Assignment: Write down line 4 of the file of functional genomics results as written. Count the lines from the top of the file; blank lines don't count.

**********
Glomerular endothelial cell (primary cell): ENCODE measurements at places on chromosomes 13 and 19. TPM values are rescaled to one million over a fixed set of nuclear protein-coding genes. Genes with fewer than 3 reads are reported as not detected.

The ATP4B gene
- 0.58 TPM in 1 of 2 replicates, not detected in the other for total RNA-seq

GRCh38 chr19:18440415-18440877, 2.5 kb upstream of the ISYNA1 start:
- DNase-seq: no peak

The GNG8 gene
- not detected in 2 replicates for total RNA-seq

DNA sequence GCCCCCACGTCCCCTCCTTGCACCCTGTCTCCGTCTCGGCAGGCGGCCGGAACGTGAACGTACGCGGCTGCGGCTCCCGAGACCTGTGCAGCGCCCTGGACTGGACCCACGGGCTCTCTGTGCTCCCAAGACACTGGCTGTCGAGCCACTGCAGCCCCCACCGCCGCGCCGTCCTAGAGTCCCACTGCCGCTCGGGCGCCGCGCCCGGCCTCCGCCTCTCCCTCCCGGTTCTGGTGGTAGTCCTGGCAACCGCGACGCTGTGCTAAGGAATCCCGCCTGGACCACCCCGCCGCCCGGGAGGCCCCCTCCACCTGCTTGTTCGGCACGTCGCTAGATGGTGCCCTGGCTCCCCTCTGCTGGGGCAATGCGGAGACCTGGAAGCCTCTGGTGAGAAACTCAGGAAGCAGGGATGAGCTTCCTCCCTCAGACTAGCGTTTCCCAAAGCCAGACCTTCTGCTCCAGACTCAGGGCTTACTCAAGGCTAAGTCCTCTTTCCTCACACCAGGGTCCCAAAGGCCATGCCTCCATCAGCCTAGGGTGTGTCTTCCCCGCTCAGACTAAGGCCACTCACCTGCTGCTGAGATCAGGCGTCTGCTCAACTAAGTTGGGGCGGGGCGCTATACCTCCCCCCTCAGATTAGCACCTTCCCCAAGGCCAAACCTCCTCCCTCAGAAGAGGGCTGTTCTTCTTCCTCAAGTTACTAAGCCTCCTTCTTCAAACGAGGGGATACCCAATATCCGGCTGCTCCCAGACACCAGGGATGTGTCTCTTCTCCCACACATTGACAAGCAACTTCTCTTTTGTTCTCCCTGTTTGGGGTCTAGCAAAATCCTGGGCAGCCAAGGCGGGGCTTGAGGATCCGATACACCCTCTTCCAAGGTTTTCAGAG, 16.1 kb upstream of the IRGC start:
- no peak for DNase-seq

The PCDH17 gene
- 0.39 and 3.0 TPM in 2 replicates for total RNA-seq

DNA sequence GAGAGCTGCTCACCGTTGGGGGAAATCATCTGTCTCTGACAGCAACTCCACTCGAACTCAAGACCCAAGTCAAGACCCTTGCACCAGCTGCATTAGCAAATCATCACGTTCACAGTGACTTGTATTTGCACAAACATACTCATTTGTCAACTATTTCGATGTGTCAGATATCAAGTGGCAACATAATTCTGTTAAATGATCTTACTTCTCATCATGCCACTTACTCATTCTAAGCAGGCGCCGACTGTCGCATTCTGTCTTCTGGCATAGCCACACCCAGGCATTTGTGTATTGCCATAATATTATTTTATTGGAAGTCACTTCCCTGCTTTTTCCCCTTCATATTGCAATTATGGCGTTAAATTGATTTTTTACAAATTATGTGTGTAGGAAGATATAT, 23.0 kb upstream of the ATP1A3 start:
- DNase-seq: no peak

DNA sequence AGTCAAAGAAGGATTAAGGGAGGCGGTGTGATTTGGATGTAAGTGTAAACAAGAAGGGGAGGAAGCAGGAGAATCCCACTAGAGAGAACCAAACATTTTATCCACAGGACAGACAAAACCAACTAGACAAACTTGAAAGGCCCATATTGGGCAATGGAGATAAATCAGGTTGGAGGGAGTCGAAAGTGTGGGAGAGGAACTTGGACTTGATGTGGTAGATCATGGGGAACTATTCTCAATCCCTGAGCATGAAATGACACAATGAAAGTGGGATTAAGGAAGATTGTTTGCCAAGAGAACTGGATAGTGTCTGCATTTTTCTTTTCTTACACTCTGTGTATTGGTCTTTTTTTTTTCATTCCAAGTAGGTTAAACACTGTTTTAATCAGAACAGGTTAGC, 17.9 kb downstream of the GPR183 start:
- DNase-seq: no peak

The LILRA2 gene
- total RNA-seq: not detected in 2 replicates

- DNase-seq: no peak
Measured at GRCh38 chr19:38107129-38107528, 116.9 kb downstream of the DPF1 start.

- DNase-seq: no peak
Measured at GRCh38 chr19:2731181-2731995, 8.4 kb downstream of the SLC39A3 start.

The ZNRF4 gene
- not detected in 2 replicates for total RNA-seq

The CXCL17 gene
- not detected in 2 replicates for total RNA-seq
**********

GRCh38 chr19:18440415-18440877, 2.5 kb upstream of the ISYNA1 start: